Somethings that have struck me from the headlines…
Identity Theft– Surprisingly, the Internet isn’t actually the major cause of this. “Identity thieves aren’t making a killing electronically — they’re picking through trash and thumbing through lost or stolen wallets.” In fact, the Internet with readily available access to your account information can be used to detect ID theft fast (instead of having to wait for your bank statement every month). Also, complete strangers aren’t robbing you build most of the time, but “Friends, family members and neighbors account for half of all known thieves, and on average cost a consumer $15,607. That compares with $2,320 for an online huckster.”
(Source: article entitled More Identity Theft Offline Than Online-Study –found via /.)
Evolution-“Back in 1999, a conservative state school board attempted to downplay the importance of Darwinism by removing from the required statewide science curriculum references to dinosaurs, the geological time line and other central tenets of the theory.” (Source: http://www.time.com/time/magazine/article/0,9171,1019856-1,00.html)
You mean to tell me in Kansas that kids don’t know about dinosaurs? Something we have a lot of bones of and can prove existed?
2004 in Music–Entertainment Weekly declared the best album of 2004 DJ Danger Mouse’s The Grey Album, a mash-up of The Beatles’ The White Album and Jay-Z’s The Black Album. Interestingly enough, it was never released in stores and was pulled from its website after the owner’s of the Beatles’ song collection told him to take it down. Just goes to show how far Internet distribution as come.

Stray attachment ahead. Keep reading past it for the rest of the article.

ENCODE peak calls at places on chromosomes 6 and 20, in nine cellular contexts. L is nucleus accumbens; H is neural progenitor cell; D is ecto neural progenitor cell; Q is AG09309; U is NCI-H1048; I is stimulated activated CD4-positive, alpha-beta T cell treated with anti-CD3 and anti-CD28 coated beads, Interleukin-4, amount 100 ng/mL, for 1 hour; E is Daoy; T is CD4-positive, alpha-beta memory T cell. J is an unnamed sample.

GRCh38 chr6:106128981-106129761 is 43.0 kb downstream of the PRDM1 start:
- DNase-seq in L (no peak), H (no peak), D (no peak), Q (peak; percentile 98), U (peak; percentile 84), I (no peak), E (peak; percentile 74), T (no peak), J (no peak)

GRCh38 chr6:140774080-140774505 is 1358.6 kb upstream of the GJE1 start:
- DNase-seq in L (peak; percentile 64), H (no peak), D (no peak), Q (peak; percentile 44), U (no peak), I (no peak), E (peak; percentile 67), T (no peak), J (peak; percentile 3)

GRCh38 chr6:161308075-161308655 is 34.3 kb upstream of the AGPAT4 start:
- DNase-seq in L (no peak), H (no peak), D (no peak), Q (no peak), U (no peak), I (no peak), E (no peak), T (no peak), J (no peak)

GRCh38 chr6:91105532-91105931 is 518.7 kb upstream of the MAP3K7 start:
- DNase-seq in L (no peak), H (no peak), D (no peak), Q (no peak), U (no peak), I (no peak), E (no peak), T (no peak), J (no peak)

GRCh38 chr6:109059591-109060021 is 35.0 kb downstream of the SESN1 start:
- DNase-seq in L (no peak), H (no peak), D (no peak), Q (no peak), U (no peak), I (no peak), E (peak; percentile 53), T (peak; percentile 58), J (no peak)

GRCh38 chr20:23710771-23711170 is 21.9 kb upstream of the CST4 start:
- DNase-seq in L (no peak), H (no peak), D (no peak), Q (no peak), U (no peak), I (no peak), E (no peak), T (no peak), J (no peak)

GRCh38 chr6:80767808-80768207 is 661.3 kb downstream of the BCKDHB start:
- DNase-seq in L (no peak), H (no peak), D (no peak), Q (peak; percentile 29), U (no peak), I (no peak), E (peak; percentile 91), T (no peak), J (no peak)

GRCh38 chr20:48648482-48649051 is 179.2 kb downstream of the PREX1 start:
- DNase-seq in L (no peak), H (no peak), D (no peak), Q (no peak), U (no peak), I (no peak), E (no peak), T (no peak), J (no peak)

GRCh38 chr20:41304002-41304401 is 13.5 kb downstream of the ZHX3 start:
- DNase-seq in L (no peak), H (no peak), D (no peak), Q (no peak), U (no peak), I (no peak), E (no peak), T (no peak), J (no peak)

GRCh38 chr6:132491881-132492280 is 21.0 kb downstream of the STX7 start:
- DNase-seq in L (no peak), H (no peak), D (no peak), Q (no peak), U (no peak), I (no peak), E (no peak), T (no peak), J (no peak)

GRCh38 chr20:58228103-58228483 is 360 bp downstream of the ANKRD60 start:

Finally, it’s not news, but it’s news to me. Guess who said this and what invention it was about?
“For this invention will produce forgetfulness in the minds of those who learn to use it, because they will not practice their memory.”
That was a quote made by Socrates, written in Plato’s Phaedrus, that described, believe it or not writing. He then went on to say “Their trust in writing, produced by external characters which are no part of themselves, will discourage the use of their own memory within them. You have invented an elixir not of memory, but of reminding; and you offer your pupils the appearance of wisdom, not true wisdom, for they will read many things without instruction and will therefore seem to know many things, when they are for the most part ignorant and hard to get along with, since they are not wise, but only appear wise.” Just goes to show that even the wisest men feared change.
(The last two tidbits of information were proved by my Information Systems GSI)